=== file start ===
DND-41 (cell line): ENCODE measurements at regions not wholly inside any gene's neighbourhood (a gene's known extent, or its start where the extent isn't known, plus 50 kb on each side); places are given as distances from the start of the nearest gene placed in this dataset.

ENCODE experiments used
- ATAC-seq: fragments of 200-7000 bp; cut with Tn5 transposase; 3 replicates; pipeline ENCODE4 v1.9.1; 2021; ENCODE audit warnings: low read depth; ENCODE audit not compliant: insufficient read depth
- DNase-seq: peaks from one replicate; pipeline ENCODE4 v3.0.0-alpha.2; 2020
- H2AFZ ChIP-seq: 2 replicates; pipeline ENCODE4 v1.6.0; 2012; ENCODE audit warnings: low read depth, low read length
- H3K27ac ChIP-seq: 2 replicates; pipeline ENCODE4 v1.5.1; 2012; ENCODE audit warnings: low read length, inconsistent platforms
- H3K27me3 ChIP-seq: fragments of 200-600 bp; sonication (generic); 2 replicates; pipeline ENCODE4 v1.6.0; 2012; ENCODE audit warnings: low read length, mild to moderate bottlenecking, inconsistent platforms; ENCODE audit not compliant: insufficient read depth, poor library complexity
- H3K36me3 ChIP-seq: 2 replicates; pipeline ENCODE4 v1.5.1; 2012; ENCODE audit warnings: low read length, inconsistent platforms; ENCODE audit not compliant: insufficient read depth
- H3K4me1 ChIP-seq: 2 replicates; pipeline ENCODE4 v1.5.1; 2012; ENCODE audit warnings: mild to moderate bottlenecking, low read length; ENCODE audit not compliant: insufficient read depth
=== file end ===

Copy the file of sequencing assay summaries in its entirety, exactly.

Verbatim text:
DND-41 (cell line): ENCODE measurements at regions not wholly inside any gene's neighbourhood (a gene's known extent, or its start where the extent isn't known, plus 50 kb on each side); places are given as distances from the start of the nearest gene placed in this dataset.

ENCODE experiments used
- ATAC-seq: fragments of 200-7000 bp; cut with Tn5 transposase; 3 replicates; pipeline ENCODE4 v1.9.1; 2021; ENCODE audit warnings: low read depth; ENCODE audit not compliant: insufficient read depth
- DNase-seq: peaks from one replicate; pipeline ENCODE4 v3.0.0-alpha.2; 2020
- H2AFZ ChIP-seq: 2 replicates; pipeline ENCODE4 v1.6.0; 2012; ENCODE audit warnings: low read depth, low read length
- H3K27ac ChIP-seq: 2 replicates; pipeline ENCODE4 v1.5.1; 2012; ENCODE audit warnings: low read length, inconsistent platforms
- H3K27me3 ChIP-seq: fragments of 200-600 bp; sonication (generic); 2 replicates; pipeline ENCODE4 v1.6.0; 2012; ENCODE audit warnings: low read length, mild to moderate bottlenecking, inconsistent platforms; ENCODE audit not compliant: insufficient read depth, poor library complexity
- H3K36me3 ChIP-seq: 2 replicates; pipeline ENCODE4 v1.5.1; 2012; ENCODE audit warnings: low read length, inconsistent platforms; ENCODE audit not compliant: insufficient read depth
- H3K4me1 ChIP-seq: 2 replicates; pipeline ENCODE4 v1.5.1; 2012; ENCODE audit warnings: mild to moderate bottlenecking, low read length; ENCODE audit not compliant: insufficient read depth